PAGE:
|  TPWD News Releases Dated 2017-08-17                                    |
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[ Note: This item is more than a year old. Please take the publication date into consideration for any date references. ]
[ Media Contact: TPWD News, news@tpwd.texas.gov, 512-389-8030 ]
Aug. 17, 2017
TPWD Receives Quality Deer Management's 2017 Agency of the Year Award
AUSTIN - The Quality Deer Management Association (QDMA) has named the Texas Parks and Wildlife Department as the recipient of its 2017 Agency of the Year Award. The award was presented at QDMA's 2017 National Convention in New Orleans, Louisiana, in recognition of the agency's commitment to a strong deer management program.
"The white-tailed deer is a charismatic symbol that has come to represent the importance of wildlife conservation in Texas," said QDMA founder Joe Hamilton. "The Texas Parks and Wildlife Department understands deer hunting is an essential and longstanding contributor to the state's culture, economy, and motivator for land stewardship."
The Texas Parks and Wildlife Department's signature deer management program has been so successful that its 80 wildlife biologists work with over 10,000 properties on 25 million acres, including nearly 200 wildlife Cooperatives actively receiving deer harvest and management recommendations. Texas is one of only a few states with a wildlife Cooperative program that includes a dedicated Cooperative staff member and incentives for participating landowners.
"Successful management of white-tailed deer is dependent on a strong partnership with hunters and landowners," said Kip Adams, "QDMA's Director of Education and Outreach. TPWD's engagement of hunters has been a catalyst to spark that partnership for wildlife and habitat conservation."
Additionally, according to data compiled by QDMA for its annual Whitetail Report, Texas has one of the best buck age structures in the whitetail's range. During the 2015-2016 deer season, only 23 percent of bucks harvested by hunters were 1.5 years old while 59 percent were 3.5 years old or older.
Photo Caption -- TPWD deer project leader Alan Cain (left) accepting the Agency of the Year Award from QDMA's Director of Education and Outreach, Kip Adams. Photo courtesy Quality Deer Management Association.

[ Note: This item is more than a year old. Please take the publication date into consideration for any date references. ]
[ Media Contact: TPWD News, news@tpwd.texas.gov, 512-389-8030 ]
Aug. 17, 2017
Game Warden Field Notes
The following items are compiled from recent Texas Parks and Wildlife Department law enforcement reports.
Pocketing the Evidence
A Sabine County game warden was staking out an area known for illegal night hunting activity late one night when he got a call from a county sheriff's deputy about a possible road hunter he was detaining following a traffic stop. The deputy advised he observed a rifle and a spotlight inside the vehicle, but the driver denied being involved in any night hunting activity. The warden proceeded to the deputy's location a short distance away and upon questioning the driver, obtained a full confession of spotlighting for hogs from a public road. Once the warden found evidence of the illegal activities - an empty rifle cartridge casing in the subject's pocket -- he was able to make cases for hunting from a public road, hunting in closed season and discharging a firearm from a public road. The cases are pending.
The Jail is This Way
In the early morning hours of July 16, a game warden was waiting at a red light in Fort Stockton when a vehicle in the cross traffic came to a stop in front of his patrol unit. As the subject got out of his vehicle and began to approach, the warden ordered him to return to his car and get out of the roadway. The subject ignored the instructions and indicated he "just wanted directions." The warden noticed multiple signs of possible intoxication, administered field sobriety tests, which the individual failed, and subsequently made an arrest. Additional tests at the Pecos County Jail indicated the subject had a blood alcohol level twice the legal limit and was charged with DWI.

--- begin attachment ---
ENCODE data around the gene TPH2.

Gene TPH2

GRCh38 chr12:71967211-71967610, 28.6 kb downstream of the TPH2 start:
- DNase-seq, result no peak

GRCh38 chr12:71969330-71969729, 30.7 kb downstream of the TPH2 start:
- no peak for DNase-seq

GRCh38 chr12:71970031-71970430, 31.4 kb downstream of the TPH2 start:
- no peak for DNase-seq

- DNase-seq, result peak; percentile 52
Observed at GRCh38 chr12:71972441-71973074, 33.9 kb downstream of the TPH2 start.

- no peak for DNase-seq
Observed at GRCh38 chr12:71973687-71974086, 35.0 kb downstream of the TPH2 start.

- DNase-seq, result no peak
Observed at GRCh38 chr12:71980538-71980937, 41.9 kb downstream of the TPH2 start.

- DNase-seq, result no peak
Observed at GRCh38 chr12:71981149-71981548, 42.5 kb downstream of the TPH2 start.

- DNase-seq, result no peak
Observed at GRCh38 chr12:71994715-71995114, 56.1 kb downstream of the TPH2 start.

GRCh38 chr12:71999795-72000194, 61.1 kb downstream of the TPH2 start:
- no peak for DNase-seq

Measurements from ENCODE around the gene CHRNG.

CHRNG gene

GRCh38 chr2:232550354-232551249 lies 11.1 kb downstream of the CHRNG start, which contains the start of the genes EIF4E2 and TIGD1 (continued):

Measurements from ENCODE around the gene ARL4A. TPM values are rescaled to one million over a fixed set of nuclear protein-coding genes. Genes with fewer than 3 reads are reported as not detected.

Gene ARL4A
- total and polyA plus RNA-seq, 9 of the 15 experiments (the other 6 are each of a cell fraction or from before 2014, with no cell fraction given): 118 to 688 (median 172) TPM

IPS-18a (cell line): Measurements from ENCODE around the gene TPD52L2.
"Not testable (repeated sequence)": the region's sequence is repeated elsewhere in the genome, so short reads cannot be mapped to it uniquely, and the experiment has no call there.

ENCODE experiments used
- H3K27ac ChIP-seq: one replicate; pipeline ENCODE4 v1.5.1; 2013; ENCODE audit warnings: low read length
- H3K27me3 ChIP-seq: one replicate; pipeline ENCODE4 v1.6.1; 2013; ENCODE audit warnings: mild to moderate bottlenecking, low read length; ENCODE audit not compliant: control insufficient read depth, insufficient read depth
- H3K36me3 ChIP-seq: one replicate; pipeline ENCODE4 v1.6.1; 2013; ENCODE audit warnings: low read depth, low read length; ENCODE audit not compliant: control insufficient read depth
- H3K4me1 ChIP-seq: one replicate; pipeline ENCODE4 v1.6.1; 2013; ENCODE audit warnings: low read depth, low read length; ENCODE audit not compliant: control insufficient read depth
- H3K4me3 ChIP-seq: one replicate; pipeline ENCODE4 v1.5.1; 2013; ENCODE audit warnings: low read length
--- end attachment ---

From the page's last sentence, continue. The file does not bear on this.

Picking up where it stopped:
Caught and Released
A game warden on patrol in Bexar County at Calaveras Lake was driving by the fish cleaning station on the lake and stopped to talk to a man cleaning a large red drum. The warden introduced himself and asked the angler what he had caught the large fish on, and he replied shrimp. After talking for a few minutes the warden asked for the man's fishing license. He said he didn't have it on him, so the warden then asked for his driver's license so he could look it up that way. After using the app on his phone and calling dispatch, the warden confirmed that the man's fishing license had expired and, therefore, he had caught the fish without a legal fishing license. The man received a citation for fishing without a valid fishing license and his fish was seized since it was caught illegally. The warden donated the 34-inch drum to a licensed fisherman at Calaveras. Citations and civil restitution are pending.
Signed, Sealed and Delivered
A Van Zandt County game warden and a Smith County game warden wrapped up an investigation dating back to last hunting season regarding a group of trespassers and illegally taken deer. Acting on a tip, the game wardens made cases against five individuals who were caught trespassing and running hog dogs on a piece of property outside of Fruitvale in Van Zandt County. The primary suspect in the case gave a false name to the rancher and had put his own lock on the gate in order to gain illegal access to the property. After an extensive investigation, the wardens revealed that the primary suspect also had a feeder and hunting equipment on the adjacent property. The suspect had also illegally harvested multiple deer and was caught multiple times on camera trespassing with firearms. Multiple cases were filed for trespassing, untagged white-tailed deer, illegal means and methods, and other charges. The cases are pending.